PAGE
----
The controversial boss of high interest lender Amigo Loans is set to bag millions as his company hits the stock market next week.
Amigo, which lends to individuals with a bad credit history at an average interest rate of 50 per cent, announced yesterday that it would list at a price of 275p per share.
This will give the business a market value of £1.3 billion, bagging founder James Benamor and other senior managers at the business £326.8m between them.
Benamor has proved a divisive figure, even in the world of high-interest loans. He has previously said: ‘When I was younger I got into quite a lot of trouble. I was taking a lot of drugs. I was basically a petty criminal.’
He was also accused ten years ago of running a ‘scam’ through his business Richmond Group, which involved getting customers to pay a £50 brokerage fee in the hope they would be given a loan. Many were just given the phone numbers of other banks, but Benamor denied misleading clients.
The entrepreneur will be hoping his latest venture attracts less criticism. It has already been backed by fund manager Neil Woodford and Invesco’s Mark Barnett.
Chief executive Glen Crawford said: ‘We are delighted with the level of support and interest we have received from our new investors.’
Another lender also set the price range for its float yesterday. ASA International, which provides ‘microfinance’ to low-income female entrepreneurs in Asia and Africa, said it would list at between 285p and 340p per share, giving it a value of £285m to £340m.
In a busy day for new listings, law firm Knights began trading. The firm, the most valuable of its kind to float in the UK so far, saw shares climb 20.7 per cent from 145p to 175p. However, lawyers were providing a spot of bother for Daily Mirror newspaper owner Reach.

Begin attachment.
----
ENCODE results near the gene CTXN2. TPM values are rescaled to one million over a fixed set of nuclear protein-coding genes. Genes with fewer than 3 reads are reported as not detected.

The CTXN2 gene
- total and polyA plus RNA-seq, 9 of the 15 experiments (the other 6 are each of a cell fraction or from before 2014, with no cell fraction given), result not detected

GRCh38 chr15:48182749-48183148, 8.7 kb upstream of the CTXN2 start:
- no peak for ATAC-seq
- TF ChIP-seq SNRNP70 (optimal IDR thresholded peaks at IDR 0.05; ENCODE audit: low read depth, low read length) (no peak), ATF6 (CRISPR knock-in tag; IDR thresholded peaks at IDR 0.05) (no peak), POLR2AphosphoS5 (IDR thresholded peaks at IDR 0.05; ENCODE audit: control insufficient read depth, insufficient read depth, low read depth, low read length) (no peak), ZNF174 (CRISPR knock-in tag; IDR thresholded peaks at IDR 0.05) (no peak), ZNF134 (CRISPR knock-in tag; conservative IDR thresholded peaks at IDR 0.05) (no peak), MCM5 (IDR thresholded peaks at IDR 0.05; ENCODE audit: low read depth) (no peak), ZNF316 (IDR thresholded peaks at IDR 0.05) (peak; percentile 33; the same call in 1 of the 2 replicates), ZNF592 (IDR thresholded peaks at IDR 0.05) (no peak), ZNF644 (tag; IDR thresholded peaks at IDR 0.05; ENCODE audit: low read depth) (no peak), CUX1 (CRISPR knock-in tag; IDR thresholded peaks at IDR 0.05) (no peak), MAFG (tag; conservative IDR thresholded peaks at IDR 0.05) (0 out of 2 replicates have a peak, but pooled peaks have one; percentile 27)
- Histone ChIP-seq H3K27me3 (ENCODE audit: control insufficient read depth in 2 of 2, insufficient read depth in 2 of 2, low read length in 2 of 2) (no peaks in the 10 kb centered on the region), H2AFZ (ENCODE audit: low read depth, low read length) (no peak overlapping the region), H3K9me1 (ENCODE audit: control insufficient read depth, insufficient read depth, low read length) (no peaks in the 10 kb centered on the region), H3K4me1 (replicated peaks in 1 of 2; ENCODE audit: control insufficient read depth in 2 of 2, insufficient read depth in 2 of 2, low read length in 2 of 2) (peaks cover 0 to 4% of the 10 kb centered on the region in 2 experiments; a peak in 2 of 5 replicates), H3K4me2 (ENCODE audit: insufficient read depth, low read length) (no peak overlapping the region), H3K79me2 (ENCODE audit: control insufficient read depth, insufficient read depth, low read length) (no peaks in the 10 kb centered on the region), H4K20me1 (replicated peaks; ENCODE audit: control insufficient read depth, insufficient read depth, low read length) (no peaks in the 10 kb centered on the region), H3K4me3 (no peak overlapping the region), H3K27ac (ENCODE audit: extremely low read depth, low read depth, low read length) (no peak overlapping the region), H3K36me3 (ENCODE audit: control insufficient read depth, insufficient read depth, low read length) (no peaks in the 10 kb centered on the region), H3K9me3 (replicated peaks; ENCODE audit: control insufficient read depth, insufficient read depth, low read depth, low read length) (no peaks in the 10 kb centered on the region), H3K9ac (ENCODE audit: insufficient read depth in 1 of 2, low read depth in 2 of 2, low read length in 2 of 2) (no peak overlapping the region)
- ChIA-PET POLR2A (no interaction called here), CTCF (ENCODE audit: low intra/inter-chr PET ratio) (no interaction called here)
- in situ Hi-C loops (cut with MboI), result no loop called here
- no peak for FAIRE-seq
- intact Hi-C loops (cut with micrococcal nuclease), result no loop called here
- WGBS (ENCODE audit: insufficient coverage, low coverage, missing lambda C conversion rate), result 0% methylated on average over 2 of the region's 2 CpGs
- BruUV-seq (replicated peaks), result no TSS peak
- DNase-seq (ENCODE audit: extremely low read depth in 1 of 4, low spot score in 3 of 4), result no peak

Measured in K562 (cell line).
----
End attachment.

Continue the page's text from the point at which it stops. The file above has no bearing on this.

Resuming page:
It said that it was having to set aside a further £7.5m to cover higher-than-expected costs it owed to claimants’ legal teams in phone hacking cases.
Reach, which acquired the Daily Express and Star newspapers in February, said it expected revenue to be up by 11 per cent in the first half of its financial year as a result of the acquisition. On a like-for-like basis, revenue would have fell 7 per cent.
Chief executive Simon Fox said the group had ‘seen some improvement in May and June driven by stronger national print advertising’, and would begin to integrate its new titles to benefit from increased scale. The newspaper publisher’s shares climbed 0.66 per cent, or 0.5p, to 76.5p during the day.
But a new acquisition at chemicals company Elementis went down like a lead balloon. The firm’s shares fell 10.9 per cent, or 31p, to 252.8p after it announced it had picked up talc maker Mondo Minerals for £455m from private equity giant Advent International.
Meanwhile Telecoms firms Talktalk and Daisy decided to pull out of the deal that they had organised. The firms said they had ‘jointly agreed’ not to go ahead with the proposed sale of Talktalk’s B2B unit to Daisy.
The last-minute cancellation means that both firms will likely have wasted a significant sum of money on advisers’ fees. Talktalk’s shares ended the day down 2.5 per cent, or 2.7p, at 105p.
And there was bad news for Neil Woodford, who has seen a number of his portfolio companies struggle over the last 18 months.
AIM-listed Itaconix, which manufactures ingredients for cleaning products, was forced to suspend trading in its shares yesterday as it warned it could fall into administration. Itaconix, which was last trading at a market value of £5.3m and which Woodford’s funds own 34.3 per cent of, has been desperately seeking further funding to stay afloat, but said yesterday that it had no luck so far.